Discussion in 'General Venomous' started by reptile_kid, Mar 15, 2009.
I've heard many things about black mambas,and I was wondering if any experienced keepers have any.
That is an extremely aggressive and venomous snake. I highly highly doubt that someone has one of those. I'm not even sure if anyone in the world has had success keeping them in captivity.
I didn't think anyone would, but just checking
I've seen a green mamba in the snake-zoo here in Switzerland. They are beautiful. But if I'm not mistaken the green mamba is a bit less aggressive than the black mamba. (Still extremely dangerous, though!)
Here are the pics I took of the green mamba:
Nice pics the only venemous snake the virginia zoo has is a copperhead.
Our herpetarium at work seems to have nothing but venomous snakes, though we have no black mambas, only a green as well.
Can the green and black mamba be found at the same place?
Geographically? I don't have a clue. You could probably google it.
I googled it and it said that they could both be found in Africa,but it didn't say what part.
Aw what a pretty scary snake.
I was watching a show on animal planet that this guy had a black mamba and it bit him and it ate a hole in his stomach the size of a softball by the time he got to the hospital.
Was the guy at work,or was it his.
Work I think. However, I don't know where he worked as they had them in tubs.
The green mamba picture in the beginning of this thread is of a Western Green Mamba (Dendroaspis viridis).
The typical green mamba is the eastern green mamba (Dendroaspis angusticeps)
The black mamba is Dendroaspis Polylepis and there is one more mamba...
The Jamesons mamba (Dendroaspis jamesoni) ...I am not going to get into subspecies as there is alot of debate.
Where I live you find the eastern green mamba and the black mamba. Where we are, the black mamba gets the largest size in its distribution making it the longest venomous snake in Africa. The more north you go, the smaller they are. Have not bred them but have lots of success with them in captivity and they do really well, especially the males... people have bred them though but it is not easy.
Green mambas are a lot more calmer than their black cousins and are bred quite frequently.
I only have experience keeping these 2 species.
Not really a snake people should keep as pets though, more a research/educational animal for zoos.
I get alot of call-outs removing these snakes. They can get pretty big and are extremely nervous snakes and extremely quick. Here is one from my area:
They have a very strong neurotoxic venom with cardiotoxins. No necrotic effects are ever present, so I doubt the one seen on TV was actually a black mamba.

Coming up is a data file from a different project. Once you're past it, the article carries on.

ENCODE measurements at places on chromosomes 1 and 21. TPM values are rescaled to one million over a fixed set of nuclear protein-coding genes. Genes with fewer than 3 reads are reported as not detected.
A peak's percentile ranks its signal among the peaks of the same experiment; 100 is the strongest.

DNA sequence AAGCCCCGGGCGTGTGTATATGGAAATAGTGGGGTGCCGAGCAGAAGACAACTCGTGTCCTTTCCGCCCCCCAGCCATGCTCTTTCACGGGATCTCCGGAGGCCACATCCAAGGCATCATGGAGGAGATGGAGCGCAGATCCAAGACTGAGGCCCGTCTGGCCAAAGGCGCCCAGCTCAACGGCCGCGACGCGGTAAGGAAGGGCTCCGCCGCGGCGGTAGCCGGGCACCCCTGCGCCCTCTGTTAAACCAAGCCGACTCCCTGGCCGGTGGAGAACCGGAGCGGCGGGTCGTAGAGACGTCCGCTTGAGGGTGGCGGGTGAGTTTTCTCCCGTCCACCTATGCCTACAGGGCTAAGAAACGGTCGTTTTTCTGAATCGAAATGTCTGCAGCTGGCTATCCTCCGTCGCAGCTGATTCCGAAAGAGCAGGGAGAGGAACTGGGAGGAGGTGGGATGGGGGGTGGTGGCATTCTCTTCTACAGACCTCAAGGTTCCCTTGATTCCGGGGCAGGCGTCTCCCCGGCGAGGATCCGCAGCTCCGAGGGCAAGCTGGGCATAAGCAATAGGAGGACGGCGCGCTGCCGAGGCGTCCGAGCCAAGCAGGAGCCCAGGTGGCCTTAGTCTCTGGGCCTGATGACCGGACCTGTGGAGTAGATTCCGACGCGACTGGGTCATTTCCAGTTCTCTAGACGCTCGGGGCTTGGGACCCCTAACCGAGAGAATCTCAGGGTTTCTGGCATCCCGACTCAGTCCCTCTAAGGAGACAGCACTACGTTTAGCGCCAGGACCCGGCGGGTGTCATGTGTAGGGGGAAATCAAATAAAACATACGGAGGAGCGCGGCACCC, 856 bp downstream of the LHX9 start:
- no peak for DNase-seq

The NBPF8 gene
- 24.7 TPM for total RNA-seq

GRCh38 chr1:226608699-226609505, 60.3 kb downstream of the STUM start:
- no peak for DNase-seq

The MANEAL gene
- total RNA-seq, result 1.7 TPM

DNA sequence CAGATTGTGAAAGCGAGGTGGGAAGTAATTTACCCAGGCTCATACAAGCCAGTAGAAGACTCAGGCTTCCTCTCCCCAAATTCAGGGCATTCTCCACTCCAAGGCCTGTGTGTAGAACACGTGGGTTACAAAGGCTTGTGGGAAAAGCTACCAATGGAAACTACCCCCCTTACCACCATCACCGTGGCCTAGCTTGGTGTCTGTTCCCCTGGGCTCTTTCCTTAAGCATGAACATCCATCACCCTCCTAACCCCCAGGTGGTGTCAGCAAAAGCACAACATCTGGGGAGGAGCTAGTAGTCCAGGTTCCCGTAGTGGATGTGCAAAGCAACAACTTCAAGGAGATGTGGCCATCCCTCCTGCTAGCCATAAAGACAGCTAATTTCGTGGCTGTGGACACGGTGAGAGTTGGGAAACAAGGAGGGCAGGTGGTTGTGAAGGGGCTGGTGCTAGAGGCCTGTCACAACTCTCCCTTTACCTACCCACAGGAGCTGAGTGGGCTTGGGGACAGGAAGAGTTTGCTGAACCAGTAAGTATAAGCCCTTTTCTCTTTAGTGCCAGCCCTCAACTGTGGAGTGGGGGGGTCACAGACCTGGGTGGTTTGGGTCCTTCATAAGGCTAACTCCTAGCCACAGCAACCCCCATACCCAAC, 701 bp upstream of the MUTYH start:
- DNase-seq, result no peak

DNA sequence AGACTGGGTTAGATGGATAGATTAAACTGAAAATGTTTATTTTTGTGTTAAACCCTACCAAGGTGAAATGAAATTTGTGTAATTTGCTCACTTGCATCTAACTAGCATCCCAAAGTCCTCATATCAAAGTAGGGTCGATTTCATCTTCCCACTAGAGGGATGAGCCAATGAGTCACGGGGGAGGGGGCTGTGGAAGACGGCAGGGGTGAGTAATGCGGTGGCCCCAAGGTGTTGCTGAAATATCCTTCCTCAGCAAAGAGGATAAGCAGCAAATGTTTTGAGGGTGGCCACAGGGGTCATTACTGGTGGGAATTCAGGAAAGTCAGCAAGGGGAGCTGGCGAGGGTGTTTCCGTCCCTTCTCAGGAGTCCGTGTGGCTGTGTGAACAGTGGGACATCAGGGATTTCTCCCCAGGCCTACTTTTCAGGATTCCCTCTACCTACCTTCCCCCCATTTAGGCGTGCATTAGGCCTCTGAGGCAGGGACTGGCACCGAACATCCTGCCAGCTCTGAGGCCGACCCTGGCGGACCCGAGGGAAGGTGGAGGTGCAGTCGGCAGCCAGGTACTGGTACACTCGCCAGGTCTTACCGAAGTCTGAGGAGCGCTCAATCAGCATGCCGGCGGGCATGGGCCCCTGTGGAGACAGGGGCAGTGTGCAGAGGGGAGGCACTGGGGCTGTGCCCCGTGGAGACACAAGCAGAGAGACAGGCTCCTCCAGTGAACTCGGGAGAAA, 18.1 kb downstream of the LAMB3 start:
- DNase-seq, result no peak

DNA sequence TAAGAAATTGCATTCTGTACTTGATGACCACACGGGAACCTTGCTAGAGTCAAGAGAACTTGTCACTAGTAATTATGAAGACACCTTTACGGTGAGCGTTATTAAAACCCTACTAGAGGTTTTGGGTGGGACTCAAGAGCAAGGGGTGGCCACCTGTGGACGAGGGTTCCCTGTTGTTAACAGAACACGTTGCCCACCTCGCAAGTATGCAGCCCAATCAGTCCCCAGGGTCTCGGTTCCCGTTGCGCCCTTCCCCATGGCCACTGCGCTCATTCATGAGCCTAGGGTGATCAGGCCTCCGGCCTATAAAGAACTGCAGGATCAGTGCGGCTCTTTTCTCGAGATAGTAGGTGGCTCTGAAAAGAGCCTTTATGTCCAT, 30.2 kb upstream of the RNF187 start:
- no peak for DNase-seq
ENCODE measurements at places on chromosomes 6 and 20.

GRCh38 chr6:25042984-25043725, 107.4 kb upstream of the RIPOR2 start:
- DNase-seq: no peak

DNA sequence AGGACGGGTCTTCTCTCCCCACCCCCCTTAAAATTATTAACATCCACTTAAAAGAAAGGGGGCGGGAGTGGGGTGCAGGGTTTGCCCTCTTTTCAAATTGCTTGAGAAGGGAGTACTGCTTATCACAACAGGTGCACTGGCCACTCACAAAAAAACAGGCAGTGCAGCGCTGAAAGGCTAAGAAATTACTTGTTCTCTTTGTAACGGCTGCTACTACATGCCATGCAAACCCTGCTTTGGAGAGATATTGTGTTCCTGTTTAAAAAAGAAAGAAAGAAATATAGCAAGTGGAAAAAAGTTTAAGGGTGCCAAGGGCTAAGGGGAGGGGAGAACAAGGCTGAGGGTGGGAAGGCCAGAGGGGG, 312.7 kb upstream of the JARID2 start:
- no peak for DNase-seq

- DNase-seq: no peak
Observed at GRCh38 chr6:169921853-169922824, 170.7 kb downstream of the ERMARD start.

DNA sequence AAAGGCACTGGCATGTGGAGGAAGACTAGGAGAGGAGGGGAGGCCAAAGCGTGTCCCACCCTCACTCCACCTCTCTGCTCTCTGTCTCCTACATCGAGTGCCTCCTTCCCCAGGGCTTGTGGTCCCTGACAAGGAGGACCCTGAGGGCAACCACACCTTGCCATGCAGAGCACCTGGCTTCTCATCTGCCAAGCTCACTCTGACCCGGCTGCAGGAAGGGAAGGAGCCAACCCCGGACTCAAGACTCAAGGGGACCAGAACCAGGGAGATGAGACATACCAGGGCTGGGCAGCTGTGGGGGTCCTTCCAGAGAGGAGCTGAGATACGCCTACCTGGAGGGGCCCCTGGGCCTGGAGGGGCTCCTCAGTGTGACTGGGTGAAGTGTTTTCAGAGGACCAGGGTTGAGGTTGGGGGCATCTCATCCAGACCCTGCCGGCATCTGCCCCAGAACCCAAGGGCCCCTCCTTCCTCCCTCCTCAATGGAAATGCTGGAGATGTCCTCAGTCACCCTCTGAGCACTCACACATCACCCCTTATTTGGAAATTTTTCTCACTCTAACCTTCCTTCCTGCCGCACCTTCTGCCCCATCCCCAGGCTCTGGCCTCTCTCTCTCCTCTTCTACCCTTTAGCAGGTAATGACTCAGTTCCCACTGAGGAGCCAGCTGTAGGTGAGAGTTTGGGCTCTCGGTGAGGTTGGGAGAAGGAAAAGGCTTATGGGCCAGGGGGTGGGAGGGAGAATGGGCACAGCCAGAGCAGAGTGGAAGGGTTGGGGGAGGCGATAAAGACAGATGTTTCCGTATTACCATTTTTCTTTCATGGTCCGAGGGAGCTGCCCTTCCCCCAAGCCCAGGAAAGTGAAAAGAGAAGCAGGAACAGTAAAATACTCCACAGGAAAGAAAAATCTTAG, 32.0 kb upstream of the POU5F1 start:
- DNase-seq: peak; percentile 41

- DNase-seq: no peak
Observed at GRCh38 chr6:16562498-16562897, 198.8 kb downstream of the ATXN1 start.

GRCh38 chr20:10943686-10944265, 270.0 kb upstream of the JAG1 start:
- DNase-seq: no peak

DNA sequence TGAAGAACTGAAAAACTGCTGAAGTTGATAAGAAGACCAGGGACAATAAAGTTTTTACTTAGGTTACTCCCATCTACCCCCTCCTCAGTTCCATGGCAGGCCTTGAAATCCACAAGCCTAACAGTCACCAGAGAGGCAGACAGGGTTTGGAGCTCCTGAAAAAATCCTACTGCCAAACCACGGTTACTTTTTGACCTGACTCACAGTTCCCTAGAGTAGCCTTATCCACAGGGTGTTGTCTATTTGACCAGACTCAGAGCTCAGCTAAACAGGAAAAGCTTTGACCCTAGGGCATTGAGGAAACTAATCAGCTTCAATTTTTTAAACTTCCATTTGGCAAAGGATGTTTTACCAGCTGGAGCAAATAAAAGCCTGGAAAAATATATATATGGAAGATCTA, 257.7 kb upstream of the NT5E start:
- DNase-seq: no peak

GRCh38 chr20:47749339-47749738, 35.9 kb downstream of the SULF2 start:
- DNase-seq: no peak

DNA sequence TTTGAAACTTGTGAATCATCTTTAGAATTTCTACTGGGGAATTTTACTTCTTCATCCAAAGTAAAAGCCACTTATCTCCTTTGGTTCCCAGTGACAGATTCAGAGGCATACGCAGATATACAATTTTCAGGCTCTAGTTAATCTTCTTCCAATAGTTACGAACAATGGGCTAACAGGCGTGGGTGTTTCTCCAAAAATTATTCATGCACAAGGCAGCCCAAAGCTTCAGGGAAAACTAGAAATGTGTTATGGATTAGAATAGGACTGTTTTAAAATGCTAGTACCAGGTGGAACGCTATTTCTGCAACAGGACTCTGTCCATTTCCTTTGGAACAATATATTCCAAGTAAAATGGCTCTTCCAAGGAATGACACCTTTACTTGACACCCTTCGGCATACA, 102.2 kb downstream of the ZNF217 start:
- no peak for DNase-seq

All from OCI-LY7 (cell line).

Besides that, no snake venom can eat away your flesh at the rate stated.
As for finding species in the same areas...The black mamba can be found in certain areas with all the species but the rest do not enter each other's distribution. Eastern green mambas in South Africa do not go inland more than 7km from the coast...restricted to coastal forest. The green mambas of inland Tanzania might actually be a new species...should be done some time soon.
Anything sepcific you would like to know? I could ramble on for hours
Devon, you are amazing! What a great photo!
Thanks for all the information.
Great pic.Have you ever been bit.
Hmm. I was almost positive it was a black mamba on that show, it might have been a black something else the segment was quite short, it didn't eat at his flesh so a softball could fit in it, it was the serface area of a softball that looked like it was just melting, I think the hospital was a bit away too. I don't know it was a while ago that I am remembering this. It was the untamed and uncut show I think.
Nothing that will send me to hospital at least , "harmelss" bites don't count - i am extra careful and am confident in what i do. Getting bitten is out of the question, proud to have never been tagged. It is nothing to boast about as many people tend to do.
Thanks for asking
that's good ,but how fast does their venom travel.
Venom particles of a black mamba venom are very small and travel very fast through your lymphatic system. You do have a good three hours minimum before you die.(this is relevant to where it bites you, wet yield and first aid used though...a chest bite or direct bite into blood stream would make it alot quicker)
The only way you die in minutes is due to Anaphylactic shock...which people often misunderstand as the speed a venom kills a person.
A black mambas venom is very toxic with an LD50 of 0.28mg/kg
An interesting thing though. If you can get to any medical help you WILL survive, even without anti venom. If kept on a respirator and breathing you just out do the half life of the venom and walk away undamaged. But there is a 100% death rate with no medical treatment which is quite scary, especially for people like myself who are often out in the field away from help. Hence me always being safe
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